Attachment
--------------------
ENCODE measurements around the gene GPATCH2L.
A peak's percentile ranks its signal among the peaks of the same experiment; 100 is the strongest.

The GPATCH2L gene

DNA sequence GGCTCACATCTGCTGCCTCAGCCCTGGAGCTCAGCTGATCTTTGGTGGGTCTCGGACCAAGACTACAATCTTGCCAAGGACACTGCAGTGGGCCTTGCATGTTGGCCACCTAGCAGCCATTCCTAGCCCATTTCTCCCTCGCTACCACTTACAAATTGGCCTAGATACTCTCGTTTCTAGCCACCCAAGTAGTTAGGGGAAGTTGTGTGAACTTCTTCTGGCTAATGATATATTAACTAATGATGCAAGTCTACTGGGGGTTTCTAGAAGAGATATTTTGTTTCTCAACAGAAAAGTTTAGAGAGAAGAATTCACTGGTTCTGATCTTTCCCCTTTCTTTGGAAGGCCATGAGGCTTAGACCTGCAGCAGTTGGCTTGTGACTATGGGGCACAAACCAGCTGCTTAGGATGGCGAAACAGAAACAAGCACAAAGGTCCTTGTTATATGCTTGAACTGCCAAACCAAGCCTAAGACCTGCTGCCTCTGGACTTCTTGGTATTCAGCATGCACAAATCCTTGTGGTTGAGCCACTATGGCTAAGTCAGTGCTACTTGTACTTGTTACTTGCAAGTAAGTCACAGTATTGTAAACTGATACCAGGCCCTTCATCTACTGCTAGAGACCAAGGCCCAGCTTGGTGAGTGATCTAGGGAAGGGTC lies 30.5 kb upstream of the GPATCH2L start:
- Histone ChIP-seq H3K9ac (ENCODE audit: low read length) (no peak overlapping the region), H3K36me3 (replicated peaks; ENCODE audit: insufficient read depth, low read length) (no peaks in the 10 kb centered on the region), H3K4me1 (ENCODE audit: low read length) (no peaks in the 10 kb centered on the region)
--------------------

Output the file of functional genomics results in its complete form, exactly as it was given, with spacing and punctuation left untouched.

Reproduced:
ENCODE measurements around the gene GPATCH2L.
A peak's percentile ranks its signal among the peaks of the same experiment; 100 is the strongest.

The GPATCH2L gene

DNA sequence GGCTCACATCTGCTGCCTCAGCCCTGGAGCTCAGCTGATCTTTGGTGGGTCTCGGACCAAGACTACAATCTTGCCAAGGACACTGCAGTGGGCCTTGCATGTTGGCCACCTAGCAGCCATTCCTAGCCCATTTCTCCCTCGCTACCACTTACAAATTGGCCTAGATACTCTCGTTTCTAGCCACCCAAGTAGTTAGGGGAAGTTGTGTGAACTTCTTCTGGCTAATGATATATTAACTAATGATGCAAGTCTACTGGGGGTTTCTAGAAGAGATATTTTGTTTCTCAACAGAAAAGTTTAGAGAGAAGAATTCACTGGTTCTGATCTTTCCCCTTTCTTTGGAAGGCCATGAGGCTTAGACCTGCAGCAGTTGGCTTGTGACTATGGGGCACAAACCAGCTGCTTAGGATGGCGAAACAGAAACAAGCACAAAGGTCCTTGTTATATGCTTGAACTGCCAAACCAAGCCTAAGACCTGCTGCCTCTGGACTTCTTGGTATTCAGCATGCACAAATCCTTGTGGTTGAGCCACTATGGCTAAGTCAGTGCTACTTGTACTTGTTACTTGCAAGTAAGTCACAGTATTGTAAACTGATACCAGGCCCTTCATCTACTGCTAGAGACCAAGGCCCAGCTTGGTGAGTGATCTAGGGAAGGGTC lies 30.5 kb upstream of the GPATCH2L start:
- Histone ChIP-seq H3K9ac (ENCODE audit: low read length) (no peak overlapping the region), H3K36me3 (replicated peaks; ENCODE audit: insufficient read depth, low read length) (no peaks in the 10 kb centered on the region), H3K4me1 (ENCODE audit: low read length) (no peaks in the 10 kb centered on the region)